The French President met Israel’s Prime Minister in Paris on Sunday, in the wake of Donald Trump’s decision to recognise Jerusalem as the capital of Israel
Macron tells Netanyahu: ‘I disapprove of Trump’s decision on Jerusalem’
French President Emmanuel Macron has told Israel’s Prime Minister that he disapproves of President Trump’s recognition of Jerusalem as the capital of Israel, calling it a “threat to peace”.
Speaking after a meeting with Benjamin Netanyahu in Paris on Sunday, the French leader said he "told Mr Netanyahu that Mr Trump's statement on Jerusalem is a threat to peace and we are against it".
He urged the Israeli leader to make gestures to the Palestinians to help break the impasse between the two sides, suggesting that a freeze of settlement construction could be a first step.
"I urged the Prime Minister to show courage in his dealings with the Palestinians to get us out of the current dead-end," Mr Macron said at a joint press conference at the Elysee Palace after talks with Mr Netanyahu.
Mr Netanyahu's talks in Paris on Sunday and with EU ministers in Brussels on Monday are part of his first foreign trip since Mr Trump's declaration set off protests and clashes throughout the Middle East last week.
The trip had been planned before Mr Trump's decision to recognise Jerusalem as the official capital of Israel – a move which was described as "regrettable" by the French leader and condemned by all Arab countries.
Mr Macron used his statement to call for peace, urging Mr Netanyahu to negotiate with the Palestinians. He added that France believed that a two-state solution was the only viable option to end the Palestinian-Israeli conflict.
Mr Netanyahu responded by saying the Trump administration is leading a “serious effort” to make peace, and that the sooner the Palestinians came to terms with the reality that Jerusalem is Israel's capital, the sooner there will be peace.
"The most important thing about peace is first of all to recognise that the other side has a right to exist," he said. "One of the manifestations of this refusal is the mere refusal to sit down with Israel.
"Here is the gesture I offer .. to [Palestinian President] Mr Abbas to sit down and negotiate peace. That's a gesture for peace. Nothing could be simpler," he said.
The French President also urged Mr Netanyahu to freeze Israeli settlement building during their talks.
"It seems to me that freezing settlement building and confidence measures with regard to the Palestinian authority are important acts to start with, which we discussed with Prime Minister Netanyahu," he told reporters.
The two leaders also discussed the threat posed by Iran and Hizbollah's status in Lebanon.
“President Macron and I agree we must stop the main source of unrest in the Middle East, which is Iran,” Mr Netanyahu said.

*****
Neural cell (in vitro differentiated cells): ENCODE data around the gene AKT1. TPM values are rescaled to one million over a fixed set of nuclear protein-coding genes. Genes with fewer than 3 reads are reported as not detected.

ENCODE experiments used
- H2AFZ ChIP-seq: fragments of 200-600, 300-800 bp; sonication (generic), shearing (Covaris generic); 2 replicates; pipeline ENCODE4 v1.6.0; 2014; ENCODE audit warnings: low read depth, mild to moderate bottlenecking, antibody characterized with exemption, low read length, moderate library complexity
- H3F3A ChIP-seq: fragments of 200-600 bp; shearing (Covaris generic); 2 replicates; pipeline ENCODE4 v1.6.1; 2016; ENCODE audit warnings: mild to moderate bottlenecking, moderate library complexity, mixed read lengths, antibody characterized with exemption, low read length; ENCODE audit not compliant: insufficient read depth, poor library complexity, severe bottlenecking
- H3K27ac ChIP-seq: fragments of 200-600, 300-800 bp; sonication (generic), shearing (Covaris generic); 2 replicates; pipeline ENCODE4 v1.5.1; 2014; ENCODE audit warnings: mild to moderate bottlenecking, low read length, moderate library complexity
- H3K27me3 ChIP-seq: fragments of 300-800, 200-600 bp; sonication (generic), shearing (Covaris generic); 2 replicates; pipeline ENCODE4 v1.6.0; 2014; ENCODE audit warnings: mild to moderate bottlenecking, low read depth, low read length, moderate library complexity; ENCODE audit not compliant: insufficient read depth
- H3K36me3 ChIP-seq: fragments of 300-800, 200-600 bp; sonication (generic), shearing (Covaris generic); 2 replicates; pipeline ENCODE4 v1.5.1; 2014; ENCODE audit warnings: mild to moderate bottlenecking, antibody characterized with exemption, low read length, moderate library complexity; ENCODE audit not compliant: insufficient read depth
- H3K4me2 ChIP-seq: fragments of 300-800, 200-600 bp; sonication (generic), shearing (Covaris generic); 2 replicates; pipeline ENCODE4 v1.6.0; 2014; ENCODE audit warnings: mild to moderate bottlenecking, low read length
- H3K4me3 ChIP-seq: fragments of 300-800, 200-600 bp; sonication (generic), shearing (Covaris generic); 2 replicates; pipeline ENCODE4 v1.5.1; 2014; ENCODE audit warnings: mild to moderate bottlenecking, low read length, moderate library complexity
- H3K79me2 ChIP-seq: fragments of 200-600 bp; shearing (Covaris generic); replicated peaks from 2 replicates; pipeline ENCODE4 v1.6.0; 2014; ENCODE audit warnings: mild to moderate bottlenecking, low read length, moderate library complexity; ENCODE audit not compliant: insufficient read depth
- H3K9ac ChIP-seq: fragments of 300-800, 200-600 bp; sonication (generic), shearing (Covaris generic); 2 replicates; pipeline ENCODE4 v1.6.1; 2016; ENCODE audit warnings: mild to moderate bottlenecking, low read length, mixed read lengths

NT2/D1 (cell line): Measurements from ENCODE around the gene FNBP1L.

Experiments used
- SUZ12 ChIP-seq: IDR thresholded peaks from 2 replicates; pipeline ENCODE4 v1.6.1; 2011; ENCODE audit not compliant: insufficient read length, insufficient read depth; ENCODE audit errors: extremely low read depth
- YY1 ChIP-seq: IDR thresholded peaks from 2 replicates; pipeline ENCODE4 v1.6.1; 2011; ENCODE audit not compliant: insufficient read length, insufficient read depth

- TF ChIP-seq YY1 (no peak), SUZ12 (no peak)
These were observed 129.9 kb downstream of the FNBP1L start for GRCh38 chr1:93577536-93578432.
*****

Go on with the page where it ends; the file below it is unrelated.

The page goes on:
He said that many Arab nations were increasingly aligned with Israel to tackle Iran's regional threat.
"Many Arab countries recognise that Israel is not their enemy but their indispensable ally," he said.
He added that he sought to use closer ties with Arab nations to isolate extremists and counter Iran.
"What Iran is trying to do is to entrench itself militarily with land, air and naval forces in Syria with the express purpose of fighting and destroying Israel. We will not tolerate that and we back up our words with actions," he said.
Mr Netanyahu also hit back at Turkish President Recep Tayyip Erdogan after he labelled Israel a "state that kills children," calling him a leader who bombs Kurdish villagers and supports terrorists.
"I am not used to receiving lectures about morality from a leader who bombs Kurdish villagers in his native Turkey, who jails journalists, who helps Iran get around international sanctions, and who helps terrorists, including in Gaza, kill innocent people," Mr Netanyahu said. "That is not the man who is going to lecture us."
On Saturday, Mr Netanyahu had criticised "hypocrisy" in Europe over condemnation of Mr Trump's declaration of Jerusalem as Israel's capital, saying rockets from Gaza should also be criticised.
"While I respect Europe, I am not prepared to accept a double standard from it," said Mr Netanyahu. "I hear voices from there condemning President Trump's historic statement, but I have not heard condemnations of the rockets fired at Israel or the terrible incitement against it.
"I am not prepared to accept this hypocrisy," he said.
Several rockets were fired from the Gaza Strip toward Israel on Thursday and Friday following Trump's declaration, leading Israel to respond with air strikes that killed two people.
The French President addressed the violence in his remarks on Sunday, saying he condemned "all the attacks in these last few hours and days" against Israel. "We should give peace a chance," Mr Macron said.
The French President has taken an active role in seeking to resolve Middle East crises in recent months, travelling widely and hosting high profile events such as last week's conference on Lebanon.
He was the first European leader to call Donald Trump last week, before he made his decision on Jerusalem, to warn him about the threat it would pose to regional stability.
Mr Trump's move has been hailed by Israel, but has outraged Palestinian leaders who say President Mahmud Abbas will refuse to meet US Vice President Mike Pence when he visits the region this month.
Mr Trump's declaration on Wednesday was followed by protests and clashes in the Palestinian territories. Tens of thousands have also protested in Middle Eastern and Muslim countries.